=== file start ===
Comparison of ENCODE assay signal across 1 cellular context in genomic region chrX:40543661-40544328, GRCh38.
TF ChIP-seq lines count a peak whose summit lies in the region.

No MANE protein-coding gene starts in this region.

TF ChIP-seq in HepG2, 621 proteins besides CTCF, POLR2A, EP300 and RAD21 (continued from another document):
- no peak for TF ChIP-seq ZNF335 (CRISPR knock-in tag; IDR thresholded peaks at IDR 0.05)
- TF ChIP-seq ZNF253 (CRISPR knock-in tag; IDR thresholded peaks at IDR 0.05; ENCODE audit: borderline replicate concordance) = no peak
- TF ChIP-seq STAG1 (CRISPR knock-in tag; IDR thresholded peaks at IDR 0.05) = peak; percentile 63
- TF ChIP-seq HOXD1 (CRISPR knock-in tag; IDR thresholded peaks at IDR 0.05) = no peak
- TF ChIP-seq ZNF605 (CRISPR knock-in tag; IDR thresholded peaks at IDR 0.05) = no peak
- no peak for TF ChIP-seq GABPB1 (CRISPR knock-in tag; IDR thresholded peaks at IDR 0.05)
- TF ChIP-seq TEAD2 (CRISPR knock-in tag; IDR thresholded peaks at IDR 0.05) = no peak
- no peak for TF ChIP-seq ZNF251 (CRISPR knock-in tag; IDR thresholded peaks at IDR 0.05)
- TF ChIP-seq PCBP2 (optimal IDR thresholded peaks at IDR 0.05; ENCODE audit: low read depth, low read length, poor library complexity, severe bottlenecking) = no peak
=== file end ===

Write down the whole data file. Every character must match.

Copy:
Comparison of ENCODE assay signal across 1 cellular context in genomic region chrX:40543661-40544328, GRCh38.
TF ChIP-seq lines count a peak whose summit lies in the region.

No MANE protein-coding gene starts in this region.

TF ChIP-seq in HepG2, 621 proteins besides CTCF, POLR2A, EP300 and RAD21 (continued from another document):
- no peak for TF ChIP-seq ZNF335 (CRISPR knock-in tag; IDR thresholded peaks at IDR 0.05)
- TF ChIP-seq ZNF253 (CRISPR knock-in tag; IDR thresholded peaks at IDR 0.05; ENCODE audit: borderline replicate concordance) = no peak
- TF ChIP-seq STAG1 (CRISPR knock-in tag; IDR thresholded peaks at IDR 0.05) = peak; percentile 63
- TF ChIP-seq HOXD1 (CRISPR knock-in tag; IDR thresholded peaks at IDR 0.05) = no peak
- TF ChIP-seq ZNF605 (CRISPR knock-in tag; IDR thresholded peaks at IDR 0.05) = no peak
- no peak for TF ChIP-seq GABPB1 (CRISPR knock-in tag; IDR thresholded peaks at IDR 0.05)
- TF ChIP-seq TEAD2 (CRISPR knock-in tag; IDR thresholded peaks at IDR 0.05) = no peak
- no peak for TF ChIP-seq ZNF251 (CRISPR knock-in tag; IDR thresholded peaks at IDR 0.05)
- TF ChIP-seq PCBP2 (optimal IDR thresholded peaks at IDR 0.05; ENCODE audit: low read depth, low read length, poor library complexity, severe bottlenecking) = no peak